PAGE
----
Then, in March 2006, during a regular checkup, Dr. Ritter recommended another PET scan to make sure that the melanoma hadn't spread. Another routine test? Fine, sure -- let's get it over with before the playoffs.
More bad news.
Make that really bad news, as in melanoma tumors in both of my lungs.
In April I returned to M.D. Anderson, where I was admitted to an experimental drug program designed to shrink and eventually eliminate the tumors in my lungs. (Surgery wasn't an option; there were too many of them.) This required weekly trips to Houston for two hours of chemotherapy. I scheduled the treatments to avoid, insofar as it was possible, conflicts with my NBA broadcasts on ESPN.
At first, the results were encouraging. The tumors in both lungs grew smaller or disappeared altogether. But in late November, an MRI of my brain showed a tumor there, and a CAT scan of my lungs turned up evidence of new tumors there.
Next stop: Massachusetts General Hospital in Boston to see Dr. Jay Loeffler, who had developed a procedure in which high-dose radiation beams are aimed directly at tumors in the brain to destroy them.
At Mass General in January 2007, Dr. Loeffler's team attached a ring-shaped metal frame to my head with four pins. Then I went to the radiation center, where they strapped me to the treatment table and secured the head frame so that I couldn't move. I held that position for about an hour while proton beams were fired directly at the tumor from different angles.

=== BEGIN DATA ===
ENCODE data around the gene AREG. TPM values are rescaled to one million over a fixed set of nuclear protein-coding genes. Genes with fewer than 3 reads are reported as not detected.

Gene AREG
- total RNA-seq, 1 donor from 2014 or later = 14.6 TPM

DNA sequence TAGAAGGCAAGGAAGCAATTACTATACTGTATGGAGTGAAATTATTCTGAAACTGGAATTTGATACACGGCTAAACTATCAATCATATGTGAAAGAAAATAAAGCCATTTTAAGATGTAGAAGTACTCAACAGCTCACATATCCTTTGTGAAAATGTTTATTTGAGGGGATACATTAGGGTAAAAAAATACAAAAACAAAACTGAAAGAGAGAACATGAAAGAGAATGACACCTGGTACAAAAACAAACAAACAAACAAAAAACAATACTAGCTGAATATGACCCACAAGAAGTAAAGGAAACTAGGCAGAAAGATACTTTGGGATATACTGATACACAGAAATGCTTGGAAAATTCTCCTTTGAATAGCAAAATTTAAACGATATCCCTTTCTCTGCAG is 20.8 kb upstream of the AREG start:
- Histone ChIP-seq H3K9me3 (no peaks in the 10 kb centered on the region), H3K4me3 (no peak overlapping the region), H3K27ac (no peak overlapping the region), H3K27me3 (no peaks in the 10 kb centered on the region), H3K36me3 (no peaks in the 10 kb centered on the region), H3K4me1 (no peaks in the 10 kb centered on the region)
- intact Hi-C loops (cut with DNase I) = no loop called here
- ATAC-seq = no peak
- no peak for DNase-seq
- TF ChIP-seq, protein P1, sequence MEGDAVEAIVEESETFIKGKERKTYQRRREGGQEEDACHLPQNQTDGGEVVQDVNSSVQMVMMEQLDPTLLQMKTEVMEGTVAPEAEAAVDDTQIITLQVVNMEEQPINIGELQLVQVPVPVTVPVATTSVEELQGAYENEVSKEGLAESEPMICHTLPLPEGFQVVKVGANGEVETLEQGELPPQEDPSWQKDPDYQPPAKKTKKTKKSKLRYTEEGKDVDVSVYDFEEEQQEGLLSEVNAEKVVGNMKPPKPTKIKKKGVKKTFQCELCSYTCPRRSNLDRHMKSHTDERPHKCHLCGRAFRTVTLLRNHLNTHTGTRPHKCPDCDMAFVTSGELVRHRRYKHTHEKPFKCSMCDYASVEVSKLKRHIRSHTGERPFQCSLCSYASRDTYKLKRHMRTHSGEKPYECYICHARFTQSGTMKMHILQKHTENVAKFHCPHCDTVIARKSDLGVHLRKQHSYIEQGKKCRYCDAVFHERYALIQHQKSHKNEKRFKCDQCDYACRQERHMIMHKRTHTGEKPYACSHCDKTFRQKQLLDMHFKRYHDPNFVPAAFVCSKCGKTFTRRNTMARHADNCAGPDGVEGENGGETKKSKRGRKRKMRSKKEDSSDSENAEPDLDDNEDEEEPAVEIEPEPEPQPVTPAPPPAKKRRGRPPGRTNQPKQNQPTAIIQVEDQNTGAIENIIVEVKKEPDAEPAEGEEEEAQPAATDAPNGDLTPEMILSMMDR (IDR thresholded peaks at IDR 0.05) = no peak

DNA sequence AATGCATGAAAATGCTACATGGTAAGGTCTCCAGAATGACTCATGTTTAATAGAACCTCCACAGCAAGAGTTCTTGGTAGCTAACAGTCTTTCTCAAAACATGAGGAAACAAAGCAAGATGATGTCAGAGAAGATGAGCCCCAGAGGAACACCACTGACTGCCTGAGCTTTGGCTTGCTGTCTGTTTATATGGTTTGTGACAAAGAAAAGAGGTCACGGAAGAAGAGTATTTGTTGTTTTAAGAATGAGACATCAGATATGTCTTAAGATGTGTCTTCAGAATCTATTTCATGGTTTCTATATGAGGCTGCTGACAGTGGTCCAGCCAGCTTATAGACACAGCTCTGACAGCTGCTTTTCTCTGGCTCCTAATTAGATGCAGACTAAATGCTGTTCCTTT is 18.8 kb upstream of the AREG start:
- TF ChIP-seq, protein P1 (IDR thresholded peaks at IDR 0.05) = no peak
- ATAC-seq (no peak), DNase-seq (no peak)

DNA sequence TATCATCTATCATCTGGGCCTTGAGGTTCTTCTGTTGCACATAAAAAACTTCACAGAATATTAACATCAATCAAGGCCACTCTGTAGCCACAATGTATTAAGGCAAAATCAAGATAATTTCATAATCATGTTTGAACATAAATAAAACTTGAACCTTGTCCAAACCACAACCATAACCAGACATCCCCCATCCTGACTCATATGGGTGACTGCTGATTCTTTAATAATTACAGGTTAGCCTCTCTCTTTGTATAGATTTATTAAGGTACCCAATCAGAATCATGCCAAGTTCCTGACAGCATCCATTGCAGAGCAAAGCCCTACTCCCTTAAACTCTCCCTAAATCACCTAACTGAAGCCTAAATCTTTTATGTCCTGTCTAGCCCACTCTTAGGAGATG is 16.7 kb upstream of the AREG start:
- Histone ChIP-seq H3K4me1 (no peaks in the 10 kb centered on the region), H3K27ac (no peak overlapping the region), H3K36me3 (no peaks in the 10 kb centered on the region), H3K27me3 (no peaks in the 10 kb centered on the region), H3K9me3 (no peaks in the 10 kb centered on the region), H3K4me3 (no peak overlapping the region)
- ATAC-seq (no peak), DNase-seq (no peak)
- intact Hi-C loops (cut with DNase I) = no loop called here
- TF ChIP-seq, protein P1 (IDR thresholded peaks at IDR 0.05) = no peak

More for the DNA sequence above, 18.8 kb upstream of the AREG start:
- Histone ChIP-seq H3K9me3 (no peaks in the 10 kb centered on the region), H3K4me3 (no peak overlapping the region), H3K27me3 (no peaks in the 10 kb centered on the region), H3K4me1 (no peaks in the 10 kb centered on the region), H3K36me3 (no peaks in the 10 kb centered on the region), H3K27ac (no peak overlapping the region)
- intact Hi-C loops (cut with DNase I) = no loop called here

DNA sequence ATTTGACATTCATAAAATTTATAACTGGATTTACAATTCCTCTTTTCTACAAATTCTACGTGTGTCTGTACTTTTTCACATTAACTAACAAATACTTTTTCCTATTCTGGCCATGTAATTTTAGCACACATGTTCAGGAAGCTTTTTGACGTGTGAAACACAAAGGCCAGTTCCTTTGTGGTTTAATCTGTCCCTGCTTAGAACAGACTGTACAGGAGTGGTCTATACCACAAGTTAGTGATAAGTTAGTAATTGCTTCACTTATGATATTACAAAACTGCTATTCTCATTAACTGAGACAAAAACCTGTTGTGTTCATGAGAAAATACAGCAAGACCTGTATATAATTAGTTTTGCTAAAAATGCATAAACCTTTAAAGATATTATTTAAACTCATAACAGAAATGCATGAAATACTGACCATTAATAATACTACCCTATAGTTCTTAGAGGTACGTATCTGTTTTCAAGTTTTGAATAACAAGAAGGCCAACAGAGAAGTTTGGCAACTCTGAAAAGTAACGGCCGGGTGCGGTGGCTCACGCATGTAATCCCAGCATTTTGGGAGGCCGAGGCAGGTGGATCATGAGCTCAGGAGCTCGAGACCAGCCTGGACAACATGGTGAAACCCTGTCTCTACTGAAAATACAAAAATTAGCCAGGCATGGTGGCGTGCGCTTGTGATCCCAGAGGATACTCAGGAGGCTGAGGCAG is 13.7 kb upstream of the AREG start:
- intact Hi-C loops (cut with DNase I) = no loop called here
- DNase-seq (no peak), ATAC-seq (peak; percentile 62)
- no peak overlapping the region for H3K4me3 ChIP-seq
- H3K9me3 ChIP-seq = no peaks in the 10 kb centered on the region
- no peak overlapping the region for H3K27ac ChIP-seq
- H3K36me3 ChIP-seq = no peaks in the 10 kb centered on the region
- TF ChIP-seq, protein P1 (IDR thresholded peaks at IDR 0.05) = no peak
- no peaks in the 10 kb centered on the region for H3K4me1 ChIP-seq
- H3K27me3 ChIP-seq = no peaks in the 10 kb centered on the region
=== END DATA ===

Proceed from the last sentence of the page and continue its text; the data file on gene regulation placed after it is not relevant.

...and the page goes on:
After a brief recovery period following the procedure, Dr. Loeffler gave me the news: "That tumor is gone and won't come back. You may get others, but that one is gone forever."
I liked the sound of that, but two months later I was back in Boston to go through the same procedure for a new tumor that had turned up in my brain. The procedure seemed to go a bit easier this time, or maybe it was just the confidence I felt from the previous experience. But I have to say that those trips to Boston without doing a Celtics radio broadcast got tiresome.
Meanwhile, I was given a new drug, Temodar, which is used primarily to prevent recurrence of tumors in the brain. Then a most unusual effect took place. Not only did Temodar prevent tumors from returning to my brain, but the ones in my lungs began to disappear! I was told the chances of that happening were something like 1 in 20,000. My most recent scans -- in the summer of 2010 -- revealed no tumors anywhere.
"I don't use the word miracle very often," Dr. Nakfoor told me later, "but this might just be one."